Before this review begins, please note that it will be filled with spoilers. If you’d like a review to explain why you should listen to The Adventure Zone, this is not it, but I can tell you that at the close of this arc, The Adventure Zone has set new standards for how I rate any fiction podcast.
Last Thursday, The Adventure Zone closed its Stolen Century arc, leading the listeners right up to the moment where the series began. The show has had 66 episodes over about three years, and in that time it, like its characters, have developed into something more profound than any of us could have imagined. By the end of its 66th episode, The Adventure Zone has become a benchmark in both audio drama and emergent storytelling.
When I discuss fiction podcasts, there’s been a holy trinity of shows by which I rate all others: Wolf 359, The Bright Sessions, and Limetown. Each of these shows have had specific moments to solidify their place in my audio canon: for Limetown, it was “DDoS,” which perfectly blended genres without straying from its horror roots; for The Bright Sessions, it was Julia Morizawa’s stunning performance as Dr. Bright in “34 – Frank”; for Wolf 359, it was the deeply moving writing in “Memoria,” which remains the most impressive single episode of a fiction podcast I have ever heard.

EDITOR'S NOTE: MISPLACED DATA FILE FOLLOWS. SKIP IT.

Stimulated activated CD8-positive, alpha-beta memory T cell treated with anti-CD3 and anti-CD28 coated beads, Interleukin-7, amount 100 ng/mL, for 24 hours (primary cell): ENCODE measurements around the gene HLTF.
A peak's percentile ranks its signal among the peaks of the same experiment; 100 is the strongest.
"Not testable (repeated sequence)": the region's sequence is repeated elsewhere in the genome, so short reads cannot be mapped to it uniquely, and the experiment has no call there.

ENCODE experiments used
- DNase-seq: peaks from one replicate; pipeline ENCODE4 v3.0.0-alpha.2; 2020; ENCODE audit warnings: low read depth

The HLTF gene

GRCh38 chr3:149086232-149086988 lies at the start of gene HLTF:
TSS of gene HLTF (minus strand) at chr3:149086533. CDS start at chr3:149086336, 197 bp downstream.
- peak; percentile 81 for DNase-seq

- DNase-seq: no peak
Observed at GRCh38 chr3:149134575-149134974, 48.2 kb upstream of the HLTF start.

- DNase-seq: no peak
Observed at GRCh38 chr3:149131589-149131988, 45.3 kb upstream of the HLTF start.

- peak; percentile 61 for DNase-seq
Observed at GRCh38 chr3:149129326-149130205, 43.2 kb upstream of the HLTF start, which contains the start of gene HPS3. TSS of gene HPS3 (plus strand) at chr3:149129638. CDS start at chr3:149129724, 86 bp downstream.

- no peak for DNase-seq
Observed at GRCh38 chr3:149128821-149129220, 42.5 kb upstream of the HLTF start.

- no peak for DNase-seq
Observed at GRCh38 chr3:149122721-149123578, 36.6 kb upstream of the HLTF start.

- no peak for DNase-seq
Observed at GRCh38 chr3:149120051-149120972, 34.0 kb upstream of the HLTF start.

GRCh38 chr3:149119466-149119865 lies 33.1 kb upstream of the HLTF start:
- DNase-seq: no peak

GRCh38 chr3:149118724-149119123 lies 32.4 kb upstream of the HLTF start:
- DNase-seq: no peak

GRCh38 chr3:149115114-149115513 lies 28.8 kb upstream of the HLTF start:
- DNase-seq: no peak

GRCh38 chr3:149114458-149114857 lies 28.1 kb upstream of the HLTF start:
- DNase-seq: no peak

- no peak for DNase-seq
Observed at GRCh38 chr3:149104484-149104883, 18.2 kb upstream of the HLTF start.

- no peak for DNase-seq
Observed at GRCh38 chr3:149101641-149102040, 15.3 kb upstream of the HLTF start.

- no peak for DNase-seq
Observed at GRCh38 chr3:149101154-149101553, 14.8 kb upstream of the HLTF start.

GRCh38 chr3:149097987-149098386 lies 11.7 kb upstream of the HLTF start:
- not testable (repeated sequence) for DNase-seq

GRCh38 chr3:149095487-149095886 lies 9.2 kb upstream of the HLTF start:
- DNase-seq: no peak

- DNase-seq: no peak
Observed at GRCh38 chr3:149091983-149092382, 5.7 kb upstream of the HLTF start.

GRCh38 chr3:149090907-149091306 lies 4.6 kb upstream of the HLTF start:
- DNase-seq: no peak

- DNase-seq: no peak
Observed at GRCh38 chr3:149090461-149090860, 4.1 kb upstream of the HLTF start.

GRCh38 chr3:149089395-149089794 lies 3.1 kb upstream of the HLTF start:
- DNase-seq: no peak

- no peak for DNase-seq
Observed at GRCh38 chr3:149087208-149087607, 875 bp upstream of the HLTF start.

For The Adventure Zone, there is not a single moment that has canonized it as one of the greatest pieces of audio drama. In fact, the lack of a singular moment is what makes it exemplary. The slow unraveling of the story as something bigger than how it started, specifically in regards to its medium as a piece of emergent storytelling, is what makes it so phenomenal. The combination of dramatic irony, the stochasticity of dice rolls, and the shared surprise for character and story moments directly adds to the immersion of the show. While these are all common features of the “Let’s Play a Tabletop” genre of media that has, blessedly, gained a popularity boom as of late, its depth of writing–a term I will use throughout to describe both Griffin’s planning and the player’s improvisation–makes it unique in the genre.